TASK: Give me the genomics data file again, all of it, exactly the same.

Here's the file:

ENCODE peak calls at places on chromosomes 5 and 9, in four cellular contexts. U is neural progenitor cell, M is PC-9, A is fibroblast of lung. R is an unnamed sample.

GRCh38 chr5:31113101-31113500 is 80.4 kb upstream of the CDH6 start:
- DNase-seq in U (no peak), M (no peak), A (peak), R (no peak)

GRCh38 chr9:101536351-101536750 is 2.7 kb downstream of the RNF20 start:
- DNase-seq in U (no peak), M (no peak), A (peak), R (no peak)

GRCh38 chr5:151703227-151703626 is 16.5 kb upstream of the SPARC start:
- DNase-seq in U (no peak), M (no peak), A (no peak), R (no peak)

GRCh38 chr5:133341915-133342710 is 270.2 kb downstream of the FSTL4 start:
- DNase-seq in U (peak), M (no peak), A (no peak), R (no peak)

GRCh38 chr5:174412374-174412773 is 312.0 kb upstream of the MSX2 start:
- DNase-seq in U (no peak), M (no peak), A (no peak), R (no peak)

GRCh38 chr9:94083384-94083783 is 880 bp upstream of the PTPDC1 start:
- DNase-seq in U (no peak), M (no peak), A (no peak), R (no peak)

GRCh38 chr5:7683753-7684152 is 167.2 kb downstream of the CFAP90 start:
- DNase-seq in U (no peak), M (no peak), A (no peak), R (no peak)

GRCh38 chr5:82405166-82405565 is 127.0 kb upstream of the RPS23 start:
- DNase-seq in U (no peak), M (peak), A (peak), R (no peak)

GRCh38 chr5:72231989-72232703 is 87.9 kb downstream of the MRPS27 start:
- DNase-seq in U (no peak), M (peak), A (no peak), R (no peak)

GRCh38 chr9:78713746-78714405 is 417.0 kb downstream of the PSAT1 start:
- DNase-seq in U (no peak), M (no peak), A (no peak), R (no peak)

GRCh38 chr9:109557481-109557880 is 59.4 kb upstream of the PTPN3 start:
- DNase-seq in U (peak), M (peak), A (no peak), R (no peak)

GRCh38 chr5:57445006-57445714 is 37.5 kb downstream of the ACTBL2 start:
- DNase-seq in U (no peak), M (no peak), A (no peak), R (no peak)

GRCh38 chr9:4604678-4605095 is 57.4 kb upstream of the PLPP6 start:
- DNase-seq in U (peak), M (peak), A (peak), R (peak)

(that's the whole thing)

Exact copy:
ENCODE peak calls at places on chromosomes 5 and 9, in four cellular contexts. U is neural progenitor cell, M is PC-9, A is fibroblast of lung. R is an unnamed sample.

GRCh38 chr5:31113101-31113500 is 80.4 kb upstream of the CDH6 start:
- DNase-seq in U (no peak), M (no peak), A (peak), R (no peak)

GRCh38 chr9:101536351-101536750 is 2.7 kb downstream of the RNF20 start:
- DNase-seq in U (no peak), M (no peak), A (peak), R (no peak)

GRCh38 chr5:151703227-151703626 is 16.5 kb upstream of the SPARC start:
- DNase-seq in U (no peak), M (no peak), A (no peak), R (no peak)

GRCh38 chr5:133341915-133342710 is 270.2 kb downstream of the FSTL4 start:
- DNase-seq in U (peak), M (no peak), A (no peak), R (no peak)

GRCh38 chr5:174412374-174412773 is 312.0 kb upstream of the MSX2 start:
- DNase-seq in U (no peak), M (no peak), A (no peak), R (no peak)

GRCh38 chr9:94083384-94083783 is 880 bp upstream of the PTPDC1 start:
- DNase-seq in U (no peak), M (no peak), A (no peak), R (no peak)

GRCh38 chr5:7683753-7684152 is 167.2 kb downstream of the CFAP90 start:
- DNase-seq in U (no peak), M (no peak), A (no peak), R (no peak)

GRCh38 chr5:82405166-82405565 is 127.0 kb upstream of the RPS23 start:
- DNase-seq in U (no peak), M (peak), A (peak), R (no peak)

GRCh38 chr5:72231989-72232703 is 87.9 kb downstream of the MRPS27 start:
- DNase-seq in U (no peak), M (peak), A (no peak), R (no peak)

GRCh38 chr9:78713746-78714405 is 417.0 kb downstream of the PSAT1 start:
- DNase-seq in U (no peak), M (no peak), A (no peak), R (no peak)

GRCh38 chr9:109557481-109557880 is 59.4 kb upstream of the PTPN3 start:
- DNase-seq in U (peak), M (peak), A (no peak), R (no peak)

GRCh38 chr5:57445006-57445714 is 37.5 kb downstream of the ACTBL2 start:
- DNase-seq in U (no peak), M (no peak), A (no peak), R (no peak)

GRCh38 chr9:4604678-4605095 is 57.4 kb upstream of the PLPP6 start:
- DNase-seq in U (peak), M (peak), A (peak), R (peak)